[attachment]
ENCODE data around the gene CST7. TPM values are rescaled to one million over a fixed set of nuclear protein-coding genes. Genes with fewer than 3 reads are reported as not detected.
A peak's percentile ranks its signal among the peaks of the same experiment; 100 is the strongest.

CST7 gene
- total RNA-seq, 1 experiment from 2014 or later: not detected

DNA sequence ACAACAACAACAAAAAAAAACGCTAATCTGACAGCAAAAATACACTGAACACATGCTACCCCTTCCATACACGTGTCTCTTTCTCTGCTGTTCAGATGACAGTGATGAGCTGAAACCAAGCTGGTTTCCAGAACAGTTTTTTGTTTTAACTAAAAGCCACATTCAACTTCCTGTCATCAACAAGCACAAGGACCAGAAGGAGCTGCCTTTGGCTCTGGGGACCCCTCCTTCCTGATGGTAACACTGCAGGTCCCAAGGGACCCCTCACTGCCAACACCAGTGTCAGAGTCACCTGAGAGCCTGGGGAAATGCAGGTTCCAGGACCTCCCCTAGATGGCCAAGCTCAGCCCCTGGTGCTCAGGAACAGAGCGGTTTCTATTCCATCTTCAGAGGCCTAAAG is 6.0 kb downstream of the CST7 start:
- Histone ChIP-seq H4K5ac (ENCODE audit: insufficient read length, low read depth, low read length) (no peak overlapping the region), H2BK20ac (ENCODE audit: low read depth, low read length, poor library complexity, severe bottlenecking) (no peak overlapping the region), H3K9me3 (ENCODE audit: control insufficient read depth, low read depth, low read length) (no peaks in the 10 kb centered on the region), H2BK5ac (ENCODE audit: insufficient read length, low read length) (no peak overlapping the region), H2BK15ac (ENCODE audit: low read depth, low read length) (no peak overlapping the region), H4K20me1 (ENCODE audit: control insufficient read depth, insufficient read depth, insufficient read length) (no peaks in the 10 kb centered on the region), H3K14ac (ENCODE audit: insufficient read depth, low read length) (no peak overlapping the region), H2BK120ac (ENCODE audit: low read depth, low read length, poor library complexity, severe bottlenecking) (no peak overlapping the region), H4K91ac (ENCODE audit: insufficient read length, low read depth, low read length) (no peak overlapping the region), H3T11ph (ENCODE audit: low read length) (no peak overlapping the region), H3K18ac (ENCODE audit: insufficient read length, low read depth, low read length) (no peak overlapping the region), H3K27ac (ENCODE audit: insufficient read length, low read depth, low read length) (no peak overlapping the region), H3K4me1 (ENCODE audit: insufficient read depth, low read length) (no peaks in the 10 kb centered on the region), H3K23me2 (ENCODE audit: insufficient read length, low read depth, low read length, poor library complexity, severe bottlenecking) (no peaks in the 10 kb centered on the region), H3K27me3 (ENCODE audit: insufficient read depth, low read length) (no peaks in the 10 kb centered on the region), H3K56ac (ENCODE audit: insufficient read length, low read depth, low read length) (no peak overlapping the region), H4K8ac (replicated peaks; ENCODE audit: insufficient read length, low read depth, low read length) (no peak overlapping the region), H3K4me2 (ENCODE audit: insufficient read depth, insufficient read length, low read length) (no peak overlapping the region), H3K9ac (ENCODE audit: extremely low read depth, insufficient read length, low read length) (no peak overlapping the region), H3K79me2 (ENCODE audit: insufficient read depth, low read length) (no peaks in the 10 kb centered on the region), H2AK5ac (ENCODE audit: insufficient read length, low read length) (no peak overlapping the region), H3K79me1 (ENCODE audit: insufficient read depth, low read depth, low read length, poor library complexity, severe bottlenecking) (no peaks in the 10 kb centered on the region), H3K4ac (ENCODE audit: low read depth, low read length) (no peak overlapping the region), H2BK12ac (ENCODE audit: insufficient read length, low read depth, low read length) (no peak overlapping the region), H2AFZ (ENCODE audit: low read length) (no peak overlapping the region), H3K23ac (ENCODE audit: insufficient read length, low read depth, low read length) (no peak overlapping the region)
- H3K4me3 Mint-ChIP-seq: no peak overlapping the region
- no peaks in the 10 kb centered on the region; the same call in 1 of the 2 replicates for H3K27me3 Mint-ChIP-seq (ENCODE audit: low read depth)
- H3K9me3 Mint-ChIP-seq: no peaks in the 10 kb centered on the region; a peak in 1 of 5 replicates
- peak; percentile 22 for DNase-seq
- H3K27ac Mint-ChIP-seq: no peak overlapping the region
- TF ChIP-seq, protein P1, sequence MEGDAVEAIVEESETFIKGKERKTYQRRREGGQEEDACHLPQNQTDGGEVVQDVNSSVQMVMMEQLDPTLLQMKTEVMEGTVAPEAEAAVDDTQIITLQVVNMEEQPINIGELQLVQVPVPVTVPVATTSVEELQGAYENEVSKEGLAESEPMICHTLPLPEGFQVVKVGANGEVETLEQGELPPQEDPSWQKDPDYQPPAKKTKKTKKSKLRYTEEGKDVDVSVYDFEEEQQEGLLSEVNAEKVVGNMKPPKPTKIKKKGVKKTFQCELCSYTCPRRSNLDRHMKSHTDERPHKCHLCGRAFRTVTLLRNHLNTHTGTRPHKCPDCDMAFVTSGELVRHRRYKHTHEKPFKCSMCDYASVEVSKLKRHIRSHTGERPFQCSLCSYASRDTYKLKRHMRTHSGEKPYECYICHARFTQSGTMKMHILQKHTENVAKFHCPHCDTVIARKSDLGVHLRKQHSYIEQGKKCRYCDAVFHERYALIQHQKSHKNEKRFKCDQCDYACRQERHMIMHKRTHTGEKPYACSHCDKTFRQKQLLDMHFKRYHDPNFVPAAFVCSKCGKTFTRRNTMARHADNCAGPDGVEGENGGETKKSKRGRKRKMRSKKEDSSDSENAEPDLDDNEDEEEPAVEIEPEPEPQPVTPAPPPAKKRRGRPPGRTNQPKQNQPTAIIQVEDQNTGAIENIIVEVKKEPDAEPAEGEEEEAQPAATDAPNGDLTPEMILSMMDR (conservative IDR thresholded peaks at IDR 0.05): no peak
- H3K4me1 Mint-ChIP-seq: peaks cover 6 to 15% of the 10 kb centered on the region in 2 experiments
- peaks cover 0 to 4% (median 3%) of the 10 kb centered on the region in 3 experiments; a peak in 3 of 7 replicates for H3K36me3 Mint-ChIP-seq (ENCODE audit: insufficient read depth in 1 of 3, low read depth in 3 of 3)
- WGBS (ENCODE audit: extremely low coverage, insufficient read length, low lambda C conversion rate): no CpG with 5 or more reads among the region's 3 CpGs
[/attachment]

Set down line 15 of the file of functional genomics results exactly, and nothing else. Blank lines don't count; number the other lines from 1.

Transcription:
- WGBS (ENCODE audit: extremely low coverage, insufficient read length, low lambda C conversion rate): no CpG with 5 or more reads among the region's 3 CpGs